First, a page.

South Africa is in a technical recession, unemployment figures are at record highs and the inequality gap is far from closing. Meanwhile, small groups are fighting for the country's wealth, with no intention of bringing the masses along. A recent report by Deloitte shows executives of the Top 100 companies listed on the JSE earn on average R69,000 a day. While upsetting in itself, what was more concerning is that AngloGold Ashanti – one of the top listed companies – announced it might retrench close to a third of its workforce on the very same day.
The company says it was a very "difficult decision" but one that needed to be taken to "protect the long-term sustainability of this business and the majority of our workforce". A sombre day at AngloGold's head offices, that is until 17:00 when CEO Srinivasan Venkatakrishnan went home with a day's earnings equal in his body weight – depending on his choice of denomination and calorie intake. (Note: The author has never had the privilege of weighing R69,000 in cash so couldn't say for sure.)
It is no secret that South Africa's top executives lead lavish lives, often residing in some of the most pristine neighbourhoods our cities have to offer. At the same time, their employees tend to live in shacks, lacking basic services, hundreds of kilometres from home, often to be closer to work. The coincidental context given to South Africans on the 28th of June paints a worrying picture, one that speaks to the inequality prevalent in a society with a record-high unemployment rate and a Gini coefficient starting to resemble the country's expected economic growth.
Commenting on the Deloitte report, Econometrix economist Azaar Jammine said CEOs believe they deserve the big pay checks, but adds the growing divide between rich and poor cannot be ignored. The question therefore arises: Can anyone justify a pay check stretching into millions, when six of your employees died in 2016 trying to extract the minerals from the earth that your wealth depends on? Is it further justifiable to retrench 8,500 of those employees to remove any threats to said wealth?
But this is not a uniquely South African problem. Capitalists, those who own the means of production, as Karl Marx would say, have been thriving all over the world. And despite increasing criticism of a system that depends on inequality, the rich continue to get richer while the poor are headed the other way. It is no wonder that political leaders are grabbing at every opportunity to get their slice of the cake, even if it comes at the expense of those they claim to represent.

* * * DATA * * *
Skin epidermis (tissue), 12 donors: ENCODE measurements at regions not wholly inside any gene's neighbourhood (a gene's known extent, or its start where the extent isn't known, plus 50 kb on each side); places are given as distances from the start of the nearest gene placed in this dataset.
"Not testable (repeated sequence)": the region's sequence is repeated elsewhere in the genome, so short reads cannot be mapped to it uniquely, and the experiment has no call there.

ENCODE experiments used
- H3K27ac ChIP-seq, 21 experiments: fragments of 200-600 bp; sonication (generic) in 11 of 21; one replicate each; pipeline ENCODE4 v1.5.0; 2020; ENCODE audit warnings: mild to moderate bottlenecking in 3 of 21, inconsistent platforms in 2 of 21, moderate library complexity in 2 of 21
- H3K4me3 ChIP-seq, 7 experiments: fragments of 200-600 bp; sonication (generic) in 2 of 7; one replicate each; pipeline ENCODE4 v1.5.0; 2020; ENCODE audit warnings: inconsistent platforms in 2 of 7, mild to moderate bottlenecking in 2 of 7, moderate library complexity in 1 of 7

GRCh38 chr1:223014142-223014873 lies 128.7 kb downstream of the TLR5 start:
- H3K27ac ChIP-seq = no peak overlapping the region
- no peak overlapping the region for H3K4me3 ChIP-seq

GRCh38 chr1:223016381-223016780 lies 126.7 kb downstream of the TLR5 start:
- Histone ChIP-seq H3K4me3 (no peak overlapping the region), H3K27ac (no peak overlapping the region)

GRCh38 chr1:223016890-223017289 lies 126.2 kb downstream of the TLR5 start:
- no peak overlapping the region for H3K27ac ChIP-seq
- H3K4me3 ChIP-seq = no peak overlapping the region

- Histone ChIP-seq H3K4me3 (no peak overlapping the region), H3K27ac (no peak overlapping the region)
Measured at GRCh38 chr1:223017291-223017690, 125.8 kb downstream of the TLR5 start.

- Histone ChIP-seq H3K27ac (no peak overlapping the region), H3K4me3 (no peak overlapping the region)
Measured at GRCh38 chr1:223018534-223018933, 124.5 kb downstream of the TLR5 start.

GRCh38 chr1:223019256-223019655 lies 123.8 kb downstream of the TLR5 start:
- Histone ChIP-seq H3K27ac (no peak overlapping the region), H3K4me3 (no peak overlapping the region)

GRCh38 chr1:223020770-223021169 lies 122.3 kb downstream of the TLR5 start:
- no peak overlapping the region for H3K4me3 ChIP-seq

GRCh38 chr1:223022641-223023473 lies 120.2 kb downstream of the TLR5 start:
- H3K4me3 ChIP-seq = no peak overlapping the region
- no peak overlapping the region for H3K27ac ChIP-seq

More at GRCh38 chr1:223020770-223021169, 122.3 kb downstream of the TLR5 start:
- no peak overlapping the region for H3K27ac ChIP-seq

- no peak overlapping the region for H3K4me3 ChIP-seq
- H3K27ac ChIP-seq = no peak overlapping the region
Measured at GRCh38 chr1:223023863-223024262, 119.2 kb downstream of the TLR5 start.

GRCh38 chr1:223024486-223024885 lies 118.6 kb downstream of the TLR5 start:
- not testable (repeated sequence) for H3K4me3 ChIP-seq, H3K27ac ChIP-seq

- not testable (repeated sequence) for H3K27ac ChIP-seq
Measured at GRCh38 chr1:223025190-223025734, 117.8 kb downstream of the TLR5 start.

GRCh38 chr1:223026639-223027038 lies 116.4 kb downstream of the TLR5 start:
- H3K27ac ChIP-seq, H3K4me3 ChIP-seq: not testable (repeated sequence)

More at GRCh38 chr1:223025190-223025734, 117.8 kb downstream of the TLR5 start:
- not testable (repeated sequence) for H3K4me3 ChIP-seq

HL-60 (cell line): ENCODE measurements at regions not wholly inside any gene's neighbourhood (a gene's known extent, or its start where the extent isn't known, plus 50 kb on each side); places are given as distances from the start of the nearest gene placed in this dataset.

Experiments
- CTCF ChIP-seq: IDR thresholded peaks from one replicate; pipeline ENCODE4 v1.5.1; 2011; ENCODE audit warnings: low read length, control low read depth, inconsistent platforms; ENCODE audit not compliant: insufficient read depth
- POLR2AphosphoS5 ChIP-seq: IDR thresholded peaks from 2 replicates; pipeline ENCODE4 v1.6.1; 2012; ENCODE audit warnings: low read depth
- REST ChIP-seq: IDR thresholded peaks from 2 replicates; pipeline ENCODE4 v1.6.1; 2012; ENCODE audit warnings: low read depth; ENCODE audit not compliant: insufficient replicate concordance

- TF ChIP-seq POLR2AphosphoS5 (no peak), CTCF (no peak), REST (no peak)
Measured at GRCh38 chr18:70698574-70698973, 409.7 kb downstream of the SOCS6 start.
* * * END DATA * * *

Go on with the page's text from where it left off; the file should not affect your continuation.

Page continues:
Populist rhetoric is aimed at convincing the electorate that political decisions will result in equal distribution of wealth when in fact the true goal is to replace the current economic elite with another group, most likely those who have close ties to political leaders driving the narrative behind the scenes. Catch phrases such as 'White Monopoly Capital' and 'Radical Economic Transformation', while not always entirely flawed by definition, are often used to suit the interests of whoever makes use of the phrase.
South Africa is in a recession, unemployment is sky-rocketing and marketing tactics, such as a group of rich people sleeping on the street for one night, are not cutting it.
In the absence of a concrete definition, those pushing a particular narrative – including Mzwanele Manyi and BLF's Andile Mngxitama – tend to bend the meaning of these phrases to drive their own agenda. Black First Land First members did not defend the Gupta compound to lift millions of South Africans out of poverty; neither did they intimidate journalist Peter Bruce outside his home in the name of greater equality. No, these actions are driven by far more concrete incentives: to disrupt the status quo, and replace it with another.
And while the war is being waged over South Africa's wealth, the rest of the country, including the nine million unemployed, remain excluded. Throughout history, wars between kings have never been for the wellbeing of their subjects and the so-called 'noblemen' need to be exposed.
South Africa is in a recession, unemployment is sky-rocketing and marketing tactics, such as a group of rich people sleeping on the street for one night, are not cutting it. The true remedy requires pro-active steps to realise equality, narrowing the gap from both ends. Because the current notion that the majority should be grateful for the wealth that 'trickles' down – like breadcrumbs and bones from a dinner table to a dog – is nothing short of insulting.